If you are accepting the offered salary in your new job just based on instincts and because it’s a bit higher than your current salary, you should think again.
Calculating salary is not based on just these common factors but includes closely studying other major aspects related to your basic salary along with other allowances.
In fact, it is important to quote the right amount for your new job much before you are offered the job.
So, let’s understand the salary structure and how you can calculate it:
House Rent Allowance (HRA)
HRA is one of the components of Cost to Company or CTC. It is the allowance your company pays you for your accommodation. It is based on some fixed standards as per your position in the company and your total salary. If the company is providing you with accommodation, you aren’t entitled to the HRA separately.
Out of the expected salary, you should count about 10% of it (basic salary) for the amount counted under HRA. For metro cities, it can go up to 50% of basic salary. The amount quoted under HRA is liable for tax exemption. You cannot claim HRA if you own your house.
Dearness Allowance (DA)
Dearness Allowance or DA is basically an allowance provided by the employer to settle with the cost of living at the location of the job. If you are transferred within a job, you might expect a different DA including in your salary structure.
Your DA can go up to 110% of the basic salary and is revised from time to time by the government for public sector employees. Your DA is an important component which adds value to the salary structure and therefore you must look into it before taking up the decision based entirely on in-hand amount.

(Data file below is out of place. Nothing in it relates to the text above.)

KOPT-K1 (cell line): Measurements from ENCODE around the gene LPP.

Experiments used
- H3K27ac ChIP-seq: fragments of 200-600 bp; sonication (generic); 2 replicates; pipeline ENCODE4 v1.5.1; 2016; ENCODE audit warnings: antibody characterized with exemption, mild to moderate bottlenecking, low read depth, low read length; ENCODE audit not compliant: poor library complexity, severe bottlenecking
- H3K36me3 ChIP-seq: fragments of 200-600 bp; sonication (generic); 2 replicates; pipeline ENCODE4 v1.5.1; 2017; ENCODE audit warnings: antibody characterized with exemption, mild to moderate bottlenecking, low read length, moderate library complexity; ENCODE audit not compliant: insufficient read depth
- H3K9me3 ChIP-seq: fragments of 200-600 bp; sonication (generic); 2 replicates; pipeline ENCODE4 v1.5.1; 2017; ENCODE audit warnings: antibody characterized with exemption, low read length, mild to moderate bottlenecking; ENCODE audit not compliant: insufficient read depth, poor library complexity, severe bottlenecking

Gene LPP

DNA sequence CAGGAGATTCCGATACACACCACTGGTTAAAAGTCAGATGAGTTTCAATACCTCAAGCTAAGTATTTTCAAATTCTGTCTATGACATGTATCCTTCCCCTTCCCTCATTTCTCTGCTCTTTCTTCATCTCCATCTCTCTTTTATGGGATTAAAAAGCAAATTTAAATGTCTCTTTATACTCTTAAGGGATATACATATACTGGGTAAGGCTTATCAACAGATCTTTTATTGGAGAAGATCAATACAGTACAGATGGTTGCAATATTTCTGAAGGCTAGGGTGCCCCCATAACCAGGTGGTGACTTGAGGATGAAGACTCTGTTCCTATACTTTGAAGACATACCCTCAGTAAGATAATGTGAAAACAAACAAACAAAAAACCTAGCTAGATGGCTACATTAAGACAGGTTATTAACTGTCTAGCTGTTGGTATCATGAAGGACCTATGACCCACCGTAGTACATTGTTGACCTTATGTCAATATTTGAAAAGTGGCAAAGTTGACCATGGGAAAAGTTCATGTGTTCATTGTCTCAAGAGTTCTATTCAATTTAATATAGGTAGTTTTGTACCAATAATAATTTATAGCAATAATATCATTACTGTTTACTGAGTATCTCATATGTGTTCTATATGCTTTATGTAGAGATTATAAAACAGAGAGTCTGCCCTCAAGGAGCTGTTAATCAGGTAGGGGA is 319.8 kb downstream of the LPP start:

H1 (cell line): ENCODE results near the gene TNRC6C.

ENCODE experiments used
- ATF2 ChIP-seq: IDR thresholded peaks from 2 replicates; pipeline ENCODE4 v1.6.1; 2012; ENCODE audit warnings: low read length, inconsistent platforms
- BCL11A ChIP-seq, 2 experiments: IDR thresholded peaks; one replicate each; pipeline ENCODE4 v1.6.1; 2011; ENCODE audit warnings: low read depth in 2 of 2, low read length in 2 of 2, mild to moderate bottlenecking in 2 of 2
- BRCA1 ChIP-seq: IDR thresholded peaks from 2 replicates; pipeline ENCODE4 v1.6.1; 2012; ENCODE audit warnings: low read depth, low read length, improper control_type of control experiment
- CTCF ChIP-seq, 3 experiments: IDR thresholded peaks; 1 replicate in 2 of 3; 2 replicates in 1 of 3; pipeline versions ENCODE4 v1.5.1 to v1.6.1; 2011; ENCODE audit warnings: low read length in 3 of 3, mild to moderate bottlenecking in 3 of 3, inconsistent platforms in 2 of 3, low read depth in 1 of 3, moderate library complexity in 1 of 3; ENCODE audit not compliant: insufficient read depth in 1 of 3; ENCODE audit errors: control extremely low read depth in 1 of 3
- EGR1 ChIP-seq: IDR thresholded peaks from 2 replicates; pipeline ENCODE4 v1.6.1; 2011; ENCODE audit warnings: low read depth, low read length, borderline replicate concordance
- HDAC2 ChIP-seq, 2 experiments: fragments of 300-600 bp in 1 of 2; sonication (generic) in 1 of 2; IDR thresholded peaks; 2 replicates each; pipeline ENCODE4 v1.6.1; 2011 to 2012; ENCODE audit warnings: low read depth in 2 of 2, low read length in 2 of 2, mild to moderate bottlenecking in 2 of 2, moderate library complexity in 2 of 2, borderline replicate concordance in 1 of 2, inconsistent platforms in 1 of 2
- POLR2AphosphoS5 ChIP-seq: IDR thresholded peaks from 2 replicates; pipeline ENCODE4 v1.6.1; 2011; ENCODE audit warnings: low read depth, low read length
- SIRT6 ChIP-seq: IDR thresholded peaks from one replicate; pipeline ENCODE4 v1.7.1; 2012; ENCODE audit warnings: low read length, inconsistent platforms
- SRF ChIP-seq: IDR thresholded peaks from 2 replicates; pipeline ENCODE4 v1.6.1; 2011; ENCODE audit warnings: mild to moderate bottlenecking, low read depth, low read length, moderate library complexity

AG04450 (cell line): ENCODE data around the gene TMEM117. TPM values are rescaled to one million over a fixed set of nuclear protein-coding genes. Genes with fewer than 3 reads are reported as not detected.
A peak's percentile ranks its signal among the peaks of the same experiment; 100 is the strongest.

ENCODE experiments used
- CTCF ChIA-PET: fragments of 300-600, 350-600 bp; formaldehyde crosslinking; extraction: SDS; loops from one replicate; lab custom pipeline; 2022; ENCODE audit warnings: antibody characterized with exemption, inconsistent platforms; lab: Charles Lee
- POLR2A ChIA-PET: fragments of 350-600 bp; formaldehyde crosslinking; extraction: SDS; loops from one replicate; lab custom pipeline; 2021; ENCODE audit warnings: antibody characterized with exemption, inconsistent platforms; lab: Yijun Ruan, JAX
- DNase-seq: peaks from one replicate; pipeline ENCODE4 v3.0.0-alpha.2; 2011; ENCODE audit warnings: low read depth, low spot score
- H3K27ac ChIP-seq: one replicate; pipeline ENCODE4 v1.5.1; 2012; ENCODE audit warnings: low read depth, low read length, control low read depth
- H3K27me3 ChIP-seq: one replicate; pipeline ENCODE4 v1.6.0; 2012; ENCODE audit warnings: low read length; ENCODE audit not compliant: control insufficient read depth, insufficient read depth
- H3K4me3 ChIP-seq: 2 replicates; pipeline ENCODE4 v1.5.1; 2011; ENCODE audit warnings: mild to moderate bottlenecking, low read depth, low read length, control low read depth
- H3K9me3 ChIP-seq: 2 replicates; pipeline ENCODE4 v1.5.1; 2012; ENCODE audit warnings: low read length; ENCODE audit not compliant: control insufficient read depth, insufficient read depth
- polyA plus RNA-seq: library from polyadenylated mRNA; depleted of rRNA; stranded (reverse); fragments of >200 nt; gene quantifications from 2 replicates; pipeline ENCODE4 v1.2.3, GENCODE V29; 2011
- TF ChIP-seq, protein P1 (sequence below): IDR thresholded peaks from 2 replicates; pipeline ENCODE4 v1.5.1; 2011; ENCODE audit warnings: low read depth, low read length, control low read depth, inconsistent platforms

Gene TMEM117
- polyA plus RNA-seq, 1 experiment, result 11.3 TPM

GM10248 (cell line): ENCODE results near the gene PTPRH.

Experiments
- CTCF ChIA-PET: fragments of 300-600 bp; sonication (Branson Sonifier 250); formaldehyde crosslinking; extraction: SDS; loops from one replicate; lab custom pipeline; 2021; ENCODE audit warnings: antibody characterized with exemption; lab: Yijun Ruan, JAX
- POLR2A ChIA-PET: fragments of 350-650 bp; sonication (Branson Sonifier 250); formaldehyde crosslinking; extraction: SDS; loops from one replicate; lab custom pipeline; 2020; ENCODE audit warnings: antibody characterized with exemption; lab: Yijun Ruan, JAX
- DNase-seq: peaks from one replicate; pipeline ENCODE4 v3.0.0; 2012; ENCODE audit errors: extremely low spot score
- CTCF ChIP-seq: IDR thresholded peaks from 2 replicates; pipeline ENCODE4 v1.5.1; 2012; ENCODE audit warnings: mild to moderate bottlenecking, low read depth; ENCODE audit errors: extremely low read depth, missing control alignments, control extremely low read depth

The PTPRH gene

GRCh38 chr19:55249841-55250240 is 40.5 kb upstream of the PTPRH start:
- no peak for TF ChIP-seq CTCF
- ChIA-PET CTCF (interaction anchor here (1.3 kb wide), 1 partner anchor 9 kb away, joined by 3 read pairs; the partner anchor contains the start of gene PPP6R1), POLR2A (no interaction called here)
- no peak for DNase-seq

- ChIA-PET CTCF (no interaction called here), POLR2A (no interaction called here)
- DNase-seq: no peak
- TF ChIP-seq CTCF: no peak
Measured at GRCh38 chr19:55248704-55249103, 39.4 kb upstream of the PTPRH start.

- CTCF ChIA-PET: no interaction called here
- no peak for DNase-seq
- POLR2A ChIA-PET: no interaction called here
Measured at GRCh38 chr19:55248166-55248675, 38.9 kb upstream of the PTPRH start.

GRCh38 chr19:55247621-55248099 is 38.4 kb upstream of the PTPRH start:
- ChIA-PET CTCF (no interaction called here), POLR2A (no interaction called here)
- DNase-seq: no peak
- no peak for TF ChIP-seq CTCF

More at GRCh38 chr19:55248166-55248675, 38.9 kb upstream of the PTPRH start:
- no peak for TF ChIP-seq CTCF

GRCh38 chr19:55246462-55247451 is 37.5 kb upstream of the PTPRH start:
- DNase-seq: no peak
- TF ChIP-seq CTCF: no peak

Medical Allowances (MA)
Medical allowances are fixed as per the company policies. It just adds to your total salary and doesn’t have tax benefits generally. But while calculating salary for your new job, you should be considering how much MA you received in your previous job and always expect an allowance higher than that.
The incentives part of your salary is something which needs close scrutiny and calculation. If you are earning a lot of extra cash because of these incentives provided, you might even want to consider the job in spite of the salary not being much higher than your previous job.
The incentives might include a bonus for crossing your target every time, profit-sharing with the company, or commission for business you bring to the company.
If you are provided a bonus, you must calculate your real-time capabilities and if you would be able to match-up those targets at the first place. Metering your previous performance can help you gauge that.
Similarly, for profit-sharing, you must know about how much profit the company makes on average and how much of it you will get. Add an average amount to your basic salary.
So, calculating salary isn’t a tough job but one that needs to be considered seriously. Counting and forecasting these things before joining the job can help you gauge the benefits you will be getting from the job. Other than that, you can also consider travel and other allowances if your job requires frequent traveling.